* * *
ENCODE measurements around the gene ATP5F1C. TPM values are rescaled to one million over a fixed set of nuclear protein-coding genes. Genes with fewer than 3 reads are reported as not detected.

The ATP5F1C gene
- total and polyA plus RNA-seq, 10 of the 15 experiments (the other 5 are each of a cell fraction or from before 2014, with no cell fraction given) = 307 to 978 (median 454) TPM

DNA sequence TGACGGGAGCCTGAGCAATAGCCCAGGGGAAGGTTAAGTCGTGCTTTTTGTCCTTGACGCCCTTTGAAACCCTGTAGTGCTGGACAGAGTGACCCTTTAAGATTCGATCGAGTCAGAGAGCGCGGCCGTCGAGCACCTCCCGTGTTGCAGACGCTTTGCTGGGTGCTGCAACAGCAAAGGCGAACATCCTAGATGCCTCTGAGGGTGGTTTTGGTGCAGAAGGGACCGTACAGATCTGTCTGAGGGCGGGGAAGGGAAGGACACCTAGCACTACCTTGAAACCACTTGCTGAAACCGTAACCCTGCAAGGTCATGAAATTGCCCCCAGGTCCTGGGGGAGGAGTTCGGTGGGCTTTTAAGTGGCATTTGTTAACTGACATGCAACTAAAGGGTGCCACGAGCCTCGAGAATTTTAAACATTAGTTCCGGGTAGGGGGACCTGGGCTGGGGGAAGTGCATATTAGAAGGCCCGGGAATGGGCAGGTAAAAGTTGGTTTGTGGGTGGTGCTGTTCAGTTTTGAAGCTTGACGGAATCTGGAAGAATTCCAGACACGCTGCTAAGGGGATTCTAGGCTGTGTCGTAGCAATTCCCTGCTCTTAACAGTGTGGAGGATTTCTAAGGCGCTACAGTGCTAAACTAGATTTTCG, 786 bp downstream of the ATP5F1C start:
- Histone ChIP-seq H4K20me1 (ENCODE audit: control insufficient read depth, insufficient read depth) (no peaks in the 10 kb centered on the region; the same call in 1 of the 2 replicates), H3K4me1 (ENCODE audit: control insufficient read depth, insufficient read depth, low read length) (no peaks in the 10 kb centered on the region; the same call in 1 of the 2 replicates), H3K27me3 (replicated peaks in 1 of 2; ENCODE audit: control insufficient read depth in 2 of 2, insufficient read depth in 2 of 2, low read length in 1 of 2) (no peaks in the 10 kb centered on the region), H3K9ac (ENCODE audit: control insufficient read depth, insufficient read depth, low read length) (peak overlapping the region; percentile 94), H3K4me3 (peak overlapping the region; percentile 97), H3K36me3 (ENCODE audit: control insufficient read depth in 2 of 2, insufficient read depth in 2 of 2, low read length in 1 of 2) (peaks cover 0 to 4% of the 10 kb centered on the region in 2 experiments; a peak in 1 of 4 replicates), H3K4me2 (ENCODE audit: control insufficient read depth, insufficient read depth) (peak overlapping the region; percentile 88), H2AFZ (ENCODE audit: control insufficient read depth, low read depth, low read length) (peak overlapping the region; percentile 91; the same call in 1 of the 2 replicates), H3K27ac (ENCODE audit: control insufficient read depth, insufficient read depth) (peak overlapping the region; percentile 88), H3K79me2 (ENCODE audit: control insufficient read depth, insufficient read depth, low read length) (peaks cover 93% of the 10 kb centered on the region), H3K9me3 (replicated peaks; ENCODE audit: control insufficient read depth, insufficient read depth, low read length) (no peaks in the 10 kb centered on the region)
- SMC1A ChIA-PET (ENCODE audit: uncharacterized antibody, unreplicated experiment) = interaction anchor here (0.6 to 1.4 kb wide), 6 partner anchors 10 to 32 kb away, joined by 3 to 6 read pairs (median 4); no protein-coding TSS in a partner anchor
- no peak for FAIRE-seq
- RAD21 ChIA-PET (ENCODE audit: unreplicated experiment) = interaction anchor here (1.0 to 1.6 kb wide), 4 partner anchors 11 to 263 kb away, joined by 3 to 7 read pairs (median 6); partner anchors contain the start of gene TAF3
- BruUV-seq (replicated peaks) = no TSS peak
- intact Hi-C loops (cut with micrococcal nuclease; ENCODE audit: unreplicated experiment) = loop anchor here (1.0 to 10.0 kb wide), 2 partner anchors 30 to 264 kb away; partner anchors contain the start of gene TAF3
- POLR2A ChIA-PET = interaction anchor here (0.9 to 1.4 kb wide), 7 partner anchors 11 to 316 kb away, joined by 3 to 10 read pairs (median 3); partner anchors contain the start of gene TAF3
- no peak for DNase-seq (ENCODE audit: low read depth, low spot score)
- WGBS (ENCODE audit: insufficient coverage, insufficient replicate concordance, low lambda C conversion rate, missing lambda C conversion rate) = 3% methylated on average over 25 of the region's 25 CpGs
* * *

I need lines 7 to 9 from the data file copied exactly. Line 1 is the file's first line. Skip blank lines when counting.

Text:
- no peak for FAIRE-seq
- RAD21 ChIA-PET (ENCODE audit: unreplicated experiment) = interaction anchor here (1.0 to 1.6 kb wide), 4 partner anchors 11 to 263 kb away, joined by 3 to 7 read pairs (median 6); partner anchors contain the start of gene TAF3
- BruUV-seq (replicated peaks) = no TSS peak